My widowed aunt had lived in her small Victorian home for most of her adult life, ever since she’d inherited it from her parents. Today the house would be worth a fortune, but she had no intention of selling it. Although she was my mother’s sister, I’d hardly known her when I’d asked to rent the RV. She was considered the black sheep of the family, but no one had ever told me why. As I’d gotten to know her better, I found her charming, clever, and creative—and so different from my discerning mother and hippie father. My parents had divorced soon after I went away to the University of Oregon to study journalism, claiming they each wanted “new beginnings.” My dad moved to New Mexico to live in the desert and smoke dope, while my mom headed for New York in pursuit of culture and romance.

And Aunt Abby was supposed to be the crazy one?

I parked my recently purchased convertible VW Bug in her driveway and headed around to the side yard, where she kept the Airstream. A Disneyana fanatic, Aunt Abby had decorated the interior of the rig with friends of Walt. I wiped my feet on the Grumpy doormat, checked the Cheshire Cat clock on the wall inside, and dropped my purse on the sofa bed, which was covered with a Minnie Mouse throw.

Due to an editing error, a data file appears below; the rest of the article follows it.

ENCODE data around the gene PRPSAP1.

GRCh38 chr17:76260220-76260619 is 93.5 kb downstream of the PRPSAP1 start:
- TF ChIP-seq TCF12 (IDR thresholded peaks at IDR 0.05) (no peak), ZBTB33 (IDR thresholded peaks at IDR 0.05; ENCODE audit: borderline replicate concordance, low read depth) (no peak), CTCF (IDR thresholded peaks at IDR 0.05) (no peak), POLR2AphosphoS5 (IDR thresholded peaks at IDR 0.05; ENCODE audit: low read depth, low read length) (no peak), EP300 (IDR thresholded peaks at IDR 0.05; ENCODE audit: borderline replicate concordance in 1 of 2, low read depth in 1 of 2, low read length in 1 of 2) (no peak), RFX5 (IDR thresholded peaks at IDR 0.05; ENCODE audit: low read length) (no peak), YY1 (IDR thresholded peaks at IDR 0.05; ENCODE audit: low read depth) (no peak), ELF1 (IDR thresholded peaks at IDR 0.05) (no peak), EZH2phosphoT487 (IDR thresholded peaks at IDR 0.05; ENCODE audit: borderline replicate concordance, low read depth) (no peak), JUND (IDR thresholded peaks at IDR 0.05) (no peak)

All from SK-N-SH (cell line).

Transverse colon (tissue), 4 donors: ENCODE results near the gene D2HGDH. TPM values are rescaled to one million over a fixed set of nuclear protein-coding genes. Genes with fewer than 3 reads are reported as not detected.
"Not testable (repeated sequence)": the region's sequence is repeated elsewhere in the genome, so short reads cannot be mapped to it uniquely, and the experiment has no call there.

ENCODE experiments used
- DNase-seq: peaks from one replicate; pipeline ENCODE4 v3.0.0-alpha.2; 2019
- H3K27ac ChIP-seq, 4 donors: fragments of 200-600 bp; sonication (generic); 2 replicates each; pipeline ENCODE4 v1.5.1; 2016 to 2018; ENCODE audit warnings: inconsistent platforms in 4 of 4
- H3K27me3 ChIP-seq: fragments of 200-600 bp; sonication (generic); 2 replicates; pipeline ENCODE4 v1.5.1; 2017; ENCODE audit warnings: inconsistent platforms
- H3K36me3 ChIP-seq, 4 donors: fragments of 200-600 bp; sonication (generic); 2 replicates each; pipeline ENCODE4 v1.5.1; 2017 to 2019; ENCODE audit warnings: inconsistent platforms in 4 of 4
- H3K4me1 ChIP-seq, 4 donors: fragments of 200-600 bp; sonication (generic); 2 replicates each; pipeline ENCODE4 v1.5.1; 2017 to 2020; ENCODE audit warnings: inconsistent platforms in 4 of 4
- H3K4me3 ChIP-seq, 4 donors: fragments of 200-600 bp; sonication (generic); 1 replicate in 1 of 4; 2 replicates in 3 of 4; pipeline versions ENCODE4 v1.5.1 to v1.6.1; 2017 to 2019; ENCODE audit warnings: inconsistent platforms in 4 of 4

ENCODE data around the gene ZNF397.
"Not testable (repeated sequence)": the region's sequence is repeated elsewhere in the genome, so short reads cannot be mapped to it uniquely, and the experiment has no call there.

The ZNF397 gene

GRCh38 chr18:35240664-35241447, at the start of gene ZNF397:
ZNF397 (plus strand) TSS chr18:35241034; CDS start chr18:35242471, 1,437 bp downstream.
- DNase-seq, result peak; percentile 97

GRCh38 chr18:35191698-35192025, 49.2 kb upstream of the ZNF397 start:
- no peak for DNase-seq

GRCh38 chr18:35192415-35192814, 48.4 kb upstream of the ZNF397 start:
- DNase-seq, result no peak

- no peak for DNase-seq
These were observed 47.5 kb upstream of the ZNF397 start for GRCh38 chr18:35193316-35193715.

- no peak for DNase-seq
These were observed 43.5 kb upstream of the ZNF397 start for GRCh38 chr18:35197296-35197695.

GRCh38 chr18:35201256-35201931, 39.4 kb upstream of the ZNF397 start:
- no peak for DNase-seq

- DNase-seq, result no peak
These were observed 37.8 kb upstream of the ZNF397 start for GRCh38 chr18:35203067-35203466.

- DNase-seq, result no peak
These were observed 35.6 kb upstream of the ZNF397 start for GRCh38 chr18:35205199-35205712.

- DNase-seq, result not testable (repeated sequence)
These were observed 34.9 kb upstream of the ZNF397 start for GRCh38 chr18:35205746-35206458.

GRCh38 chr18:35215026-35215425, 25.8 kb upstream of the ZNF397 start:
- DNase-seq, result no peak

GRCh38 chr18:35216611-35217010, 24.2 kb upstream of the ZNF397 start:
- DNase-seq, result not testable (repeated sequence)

Still depressed from the job news, I changed out of my black slacks and red blouse into khaki pants and an ironic “Life Is Good” T-shirt and lay down on the Tinker Bell comforter in the bedroom for a quick nap. As I dozed off, I hoped to dream up some ideas for extra cash until my fab book deal came through. With pending unemployment benefits meager and short-lived—and car payments coming due—I had a feeling food truck leftovers would be my staple for the next few months.

•   •   •

The theme song from “It’s a Small World” woke me from my nightmare—something about eating a poisoned apple. Probably heartburn from overdosing on sweets and coffees. I knew the call was from Aunt Abby. Dillon had programmed personalized ringtones to alert me to some of my callers’ identities. That way I could ignore my ex-boyfriend, who hadn’t given up on getting back together. His tune was appropriately “Creep” by Radiohead. I fumbled for the phone, saw Aunt Abby’s dimpled, smiling face on the small screen, and answered the call.

“Come in the house,” she commanded. “I want you to taste something.”

I checked the Cheshire Cat clock on the wall: four p.m. I’d slept for more than two hours! Craving another brownie, I fluffed my bed hair, then stepped out of the Airstream and walked across the patio to the back of the house. I entered the dining area through the sliding glass door and called out to her.